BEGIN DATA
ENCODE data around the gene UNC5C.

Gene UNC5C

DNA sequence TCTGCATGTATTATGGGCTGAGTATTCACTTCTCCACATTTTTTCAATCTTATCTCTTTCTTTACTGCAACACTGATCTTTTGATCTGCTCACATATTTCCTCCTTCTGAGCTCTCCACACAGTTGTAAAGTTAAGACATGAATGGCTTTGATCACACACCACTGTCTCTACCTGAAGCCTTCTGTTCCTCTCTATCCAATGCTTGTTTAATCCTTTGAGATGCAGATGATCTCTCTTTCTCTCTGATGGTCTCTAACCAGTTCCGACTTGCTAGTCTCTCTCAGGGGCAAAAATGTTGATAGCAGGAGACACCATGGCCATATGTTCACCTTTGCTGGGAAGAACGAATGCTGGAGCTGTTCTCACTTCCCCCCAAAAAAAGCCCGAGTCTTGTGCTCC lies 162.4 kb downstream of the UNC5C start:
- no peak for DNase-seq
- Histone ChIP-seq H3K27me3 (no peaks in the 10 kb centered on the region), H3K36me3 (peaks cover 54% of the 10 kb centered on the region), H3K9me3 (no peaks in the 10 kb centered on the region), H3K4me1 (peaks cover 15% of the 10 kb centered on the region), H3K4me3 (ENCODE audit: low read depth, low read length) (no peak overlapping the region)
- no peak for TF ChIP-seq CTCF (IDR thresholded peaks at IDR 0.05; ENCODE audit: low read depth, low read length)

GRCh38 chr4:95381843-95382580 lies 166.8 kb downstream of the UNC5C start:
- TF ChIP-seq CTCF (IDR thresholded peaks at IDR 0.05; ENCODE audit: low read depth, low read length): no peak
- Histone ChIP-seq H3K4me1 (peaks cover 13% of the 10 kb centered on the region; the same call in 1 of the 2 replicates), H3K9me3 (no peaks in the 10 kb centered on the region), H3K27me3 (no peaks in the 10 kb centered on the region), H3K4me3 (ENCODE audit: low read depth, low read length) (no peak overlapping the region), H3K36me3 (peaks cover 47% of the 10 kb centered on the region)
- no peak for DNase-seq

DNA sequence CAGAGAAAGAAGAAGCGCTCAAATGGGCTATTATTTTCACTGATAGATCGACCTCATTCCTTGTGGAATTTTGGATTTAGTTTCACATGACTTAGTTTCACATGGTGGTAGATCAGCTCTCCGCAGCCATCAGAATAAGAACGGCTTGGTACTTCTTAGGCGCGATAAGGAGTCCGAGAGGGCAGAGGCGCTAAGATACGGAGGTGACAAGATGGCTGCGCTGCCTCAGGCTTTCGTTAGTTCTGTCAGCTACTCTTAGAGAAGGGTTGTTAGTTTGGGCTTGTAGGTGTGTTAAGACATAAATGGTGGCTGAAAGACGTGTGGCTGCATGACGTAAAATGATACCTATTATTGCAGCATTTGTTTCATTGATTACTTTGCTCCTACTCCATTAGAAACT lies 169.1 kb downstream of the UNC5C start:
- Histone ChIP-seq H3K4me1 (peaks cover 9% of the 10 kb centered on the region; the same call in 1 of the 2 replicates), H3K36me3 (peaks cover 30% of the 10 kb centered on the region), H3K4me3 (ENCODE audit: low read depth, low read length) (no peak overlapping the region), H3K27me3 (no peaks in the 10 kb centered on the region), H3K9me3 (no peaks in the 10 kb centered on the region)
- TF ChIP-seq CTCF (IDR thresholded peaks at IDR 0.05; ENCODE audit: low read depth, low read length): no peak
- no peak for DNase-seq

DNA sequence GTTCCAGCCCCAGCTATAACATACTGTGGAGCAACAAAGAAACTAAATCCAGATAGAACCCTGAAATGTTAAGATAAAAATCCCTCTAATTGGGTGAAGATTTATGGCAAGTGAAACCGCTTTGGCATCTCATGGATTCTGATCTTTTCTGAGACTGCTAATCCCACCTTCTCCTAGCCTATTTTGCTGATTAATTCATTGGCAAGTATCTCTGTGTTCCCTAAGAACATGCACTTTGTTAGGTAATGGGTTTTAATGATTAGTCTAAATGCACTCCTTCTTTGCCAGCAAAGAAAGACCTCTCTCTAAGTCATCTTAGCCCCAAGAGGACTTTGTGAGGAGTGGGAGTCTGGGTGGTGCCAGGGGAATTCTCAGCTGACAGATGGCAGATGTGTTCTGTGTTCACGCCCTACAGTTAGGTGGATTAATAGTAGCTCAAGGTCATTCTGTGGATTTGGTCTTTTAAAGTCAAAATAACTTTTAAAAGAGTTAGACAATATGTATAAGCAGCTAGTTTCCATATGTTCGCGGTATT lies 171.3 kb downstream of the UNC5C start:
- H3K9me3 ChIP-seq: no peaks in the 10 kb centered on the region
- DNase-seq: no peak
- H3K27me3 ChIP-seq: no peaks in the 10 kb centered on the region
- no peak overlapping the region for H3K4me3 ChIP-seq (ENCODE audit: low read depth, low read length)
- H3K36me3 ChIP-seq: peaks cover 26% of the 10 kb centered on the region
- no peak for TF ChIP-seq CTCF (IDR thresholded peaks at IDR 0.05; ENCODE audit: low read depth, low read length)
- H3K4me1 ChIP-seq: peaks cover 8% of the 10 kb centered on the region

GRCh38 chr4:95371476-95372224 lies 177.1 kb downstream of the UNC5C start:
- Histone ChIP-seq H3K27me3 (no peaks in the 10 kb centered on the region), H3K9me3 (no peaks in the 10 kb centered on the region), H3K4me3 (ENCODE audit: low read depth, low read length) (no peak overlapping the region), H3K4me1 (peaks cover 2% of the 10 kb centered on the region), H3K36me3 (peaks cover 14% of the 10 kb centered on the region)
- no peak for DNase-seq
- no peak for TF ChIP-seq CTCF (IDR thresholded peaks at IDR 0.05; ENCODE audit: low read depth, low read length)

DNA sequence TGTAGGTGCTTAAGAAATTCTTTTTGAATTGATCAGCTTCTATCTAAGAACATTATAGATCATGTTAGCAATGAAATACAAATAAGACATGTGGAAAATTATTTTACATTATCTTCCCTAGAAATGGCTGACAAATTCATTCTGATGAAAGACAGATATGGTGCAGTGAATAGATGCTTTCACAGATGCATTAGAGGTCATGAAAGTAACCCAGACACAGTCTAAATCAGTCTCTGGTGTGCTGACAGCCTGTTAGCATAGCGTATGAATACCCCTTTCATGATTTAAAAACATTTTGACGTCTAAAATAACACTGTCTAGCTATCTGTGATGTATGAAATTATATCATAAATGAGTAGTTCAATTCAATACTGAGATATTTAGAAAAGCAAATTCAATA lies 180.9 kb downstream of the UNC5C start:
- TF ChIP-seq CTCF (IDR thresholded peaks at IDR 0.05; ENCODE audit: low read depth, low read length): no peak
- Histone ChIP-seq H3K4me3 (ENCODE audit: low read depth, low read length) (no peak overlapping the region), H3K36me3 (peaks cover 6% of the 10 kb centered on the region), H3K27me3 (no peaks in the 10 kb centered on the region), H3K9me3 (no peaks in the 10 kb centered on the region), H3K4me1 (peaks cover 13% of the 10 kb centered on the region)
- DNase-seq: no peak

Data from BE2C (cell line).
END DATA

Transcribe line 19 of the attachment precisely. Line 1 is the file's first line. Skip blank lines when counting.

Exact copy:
- no peak overlapping the region for H3K4me3 ChIP-seq (ENCODE audit: low read depth, low read length)